School Board may drop out of food co-op

April 21, 1999|By BRUCE HAMILTON

The Washington County Board of Education may drop out of a cooperative formed to make school food supplies cheaper.

The School Board discussed leaving the cooperative after discovering only half the state's school jurisdictions have agreed to participate.

"That raised some question marks in our mind," said School Board President Edwin Hayes.

At the board's direction, Schools Superintendent Herman G. Bartlett Jr. signed an agreement to join the cooperative eight months ago.

Maryland's 24 jurisdictions were expected to participate, but 12 counties have joined, cutting the cooperative's collective buying power.

"It has changed significantly enough so that I'm not sure the cooperative will be an advantage to Washington County," Director of School Food Services Donald Trumble told the School Board on Tuesday.

"You might want to reconsider the whole thing."

Food service administrators for schools across the state formed the cooperative to enable public school systems to jointly request and award bids for purchasing and distributing supplies for meal programs.


The larger volume was supposed to yield lower costs for each school system, but the state's larger jurisdictions such as Baltimore, Anne Arundel and Montgomery counties did not join.

"They think they are large enough to get the best prices on an individual basis," Trumble said.

An addendum to the original agreement specifies that the cooperative will select a participating jurisdiction to act as the lead agent to handle bids, purchasing and bid protests for the cooperative.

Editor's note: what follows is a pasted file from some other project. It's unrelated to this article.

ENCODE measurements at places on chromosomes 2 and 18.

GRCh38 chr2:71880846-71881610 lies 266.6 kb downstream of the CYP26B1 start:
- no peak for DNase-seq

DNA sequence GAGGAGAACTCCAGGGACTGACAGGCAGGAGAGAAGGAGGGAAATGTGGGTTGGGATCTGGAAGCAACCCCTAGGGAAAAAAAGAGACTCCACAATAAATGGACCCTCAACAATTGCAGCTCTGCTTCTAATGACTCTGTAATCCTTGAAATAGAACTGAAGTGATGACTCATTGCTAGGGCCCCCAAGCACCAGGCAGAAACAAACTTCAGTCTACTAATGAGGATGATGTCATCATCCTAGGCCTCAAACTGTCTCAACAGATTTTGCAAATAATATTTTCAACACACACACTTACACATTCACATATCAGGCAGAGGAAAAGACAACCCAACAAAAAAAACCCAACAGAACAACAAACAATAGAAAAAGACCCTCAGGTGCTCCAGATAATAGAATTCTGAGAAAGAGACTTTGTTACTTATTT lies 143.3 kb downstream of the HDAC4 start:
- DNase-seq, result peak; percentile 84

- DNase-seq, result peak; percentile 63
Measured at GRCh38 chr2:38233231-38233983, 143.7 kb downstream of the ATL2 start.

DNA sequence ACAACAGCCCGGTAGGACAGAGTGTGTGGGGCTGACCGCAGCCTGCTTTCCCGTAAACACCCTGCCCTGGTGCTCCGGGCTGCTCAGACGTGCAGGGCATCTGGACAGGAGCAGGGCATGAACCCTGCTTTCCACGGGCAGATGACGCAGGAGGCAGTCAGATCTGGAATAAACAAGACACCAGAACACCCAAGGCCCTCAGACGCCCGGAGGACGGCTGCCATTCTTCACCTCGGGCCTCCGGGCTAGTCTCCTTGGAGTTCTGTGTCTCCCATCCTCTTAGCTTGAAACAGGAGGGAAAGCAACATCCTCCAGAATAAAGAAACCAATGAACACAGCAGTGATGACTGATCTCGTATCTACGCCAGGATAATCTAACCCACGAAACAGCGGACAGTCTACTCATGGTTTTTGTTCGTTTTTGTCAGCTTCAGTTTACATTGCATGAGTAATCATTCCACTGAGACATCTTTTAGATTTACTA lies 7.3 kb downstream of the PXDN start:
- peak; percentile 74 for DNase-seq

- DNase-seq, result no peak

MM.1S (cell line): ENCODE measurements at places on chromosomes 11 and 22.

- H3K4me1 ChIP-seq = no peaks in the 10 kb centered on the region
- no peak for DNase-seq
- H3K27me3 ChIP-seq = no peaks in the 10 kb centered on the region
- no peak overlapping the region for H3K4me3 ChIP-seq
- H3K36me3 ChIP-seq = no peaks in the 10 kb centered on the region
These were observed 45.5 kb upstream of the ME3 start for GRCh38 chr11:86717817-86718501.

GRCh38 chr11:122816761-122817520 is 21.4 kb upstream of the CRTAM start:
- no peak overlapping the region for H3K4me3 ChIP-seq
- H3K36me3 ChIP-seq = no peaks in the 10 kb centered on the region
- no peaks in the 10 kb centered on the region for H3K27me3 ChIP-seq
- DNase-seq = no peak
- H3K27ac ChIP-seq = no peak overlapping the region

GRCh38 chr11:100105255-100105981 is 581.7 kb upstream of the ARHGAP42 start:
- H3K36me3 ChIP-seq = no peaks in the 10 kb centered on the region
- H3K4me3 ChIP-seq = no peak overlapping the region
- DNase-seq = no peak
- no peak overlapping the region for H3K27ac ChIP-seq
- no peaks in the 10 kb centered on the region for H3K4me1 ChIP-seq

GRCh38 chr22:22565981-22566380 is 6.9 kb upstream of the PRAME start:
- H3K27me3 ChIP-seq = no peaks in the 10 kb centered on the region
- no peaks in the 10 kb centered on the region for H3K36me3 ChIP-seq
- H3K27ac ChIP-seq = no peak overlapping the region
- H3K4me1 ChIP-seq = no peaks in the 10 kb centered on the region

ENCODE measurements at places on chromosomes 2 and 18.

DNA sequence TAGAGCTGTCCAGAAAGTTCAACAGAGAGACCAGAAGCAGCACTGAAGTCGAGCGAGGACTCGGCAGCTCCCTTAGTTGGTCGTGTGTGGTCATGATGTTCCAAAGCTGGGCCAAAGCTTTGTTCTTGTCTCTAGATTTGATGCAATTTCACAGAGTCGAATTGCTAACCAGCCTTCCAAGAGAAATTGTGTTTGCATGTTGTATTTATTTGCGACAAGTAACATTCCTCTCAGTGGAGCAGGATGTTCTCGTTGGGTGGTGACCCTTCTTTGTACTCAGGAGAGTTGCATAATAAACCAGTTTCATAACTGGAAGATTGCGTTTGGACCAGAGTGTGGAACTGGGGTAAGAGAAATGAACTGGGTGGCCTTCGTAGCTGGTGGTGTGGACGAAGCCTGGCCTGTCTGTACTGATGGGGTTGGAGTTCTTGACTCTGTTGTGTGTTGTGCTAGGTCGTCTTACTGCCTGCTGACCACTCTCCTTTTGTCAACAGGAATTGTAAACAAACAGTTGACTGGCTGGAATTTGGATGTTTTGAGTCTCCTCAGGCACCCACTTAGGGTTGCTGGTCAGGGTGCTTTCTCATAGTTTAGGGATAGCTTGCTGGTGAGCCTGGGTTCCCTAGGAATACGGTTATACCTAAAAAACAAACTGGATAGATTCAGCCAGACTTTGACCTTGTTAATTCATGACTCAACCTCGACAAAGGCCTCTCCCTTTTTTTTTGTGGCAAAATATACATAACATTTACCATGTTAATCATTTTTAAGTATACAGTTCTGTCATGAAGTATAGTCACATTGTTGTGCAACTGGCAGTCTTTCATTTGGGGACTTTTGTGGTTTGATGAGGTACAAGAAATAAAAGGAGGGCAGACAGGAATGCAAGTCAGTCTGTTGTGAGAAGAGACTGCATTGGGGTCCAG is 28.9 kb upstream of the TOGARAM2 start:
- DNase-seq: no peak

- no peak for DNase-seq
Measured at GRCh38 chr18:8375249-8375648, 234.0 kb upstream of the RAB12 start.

If the School Board does not sign the addendum, the original agreement will become invalid and it will be released from the cooperative.

Leadership of the coalition rotates among the members. Charles County is this year's leader and bids were opened Tuesday. No bids have been awarded, but Trumble said Wednesday they appear favorable.

The bid is complex, and a complete financial analysis was not yet available, he said. For example, distributors can choose to deliver to one region of the state only but preference will be given to those that agree to serve all 12 areas.

Trumble said another concern is the relative isolation of Western Maryland, where Washington and Allegany counties are the only jurisdictions participating.

If the distributor who wins the bid is in a distant location such as the Eastern Shore, mistakes in a weekly shipment could be a problem, Trumble said. School menus are planned in advance.

The School Board's Food Services Department has a separate budget because it raises its own revenue. Trumble said the department's annual budget is about $4.5 million.

The School Board is to vote on the addendum May 4. A decision on whether to remain in the cooperative may depend on how much savings the bids yield.

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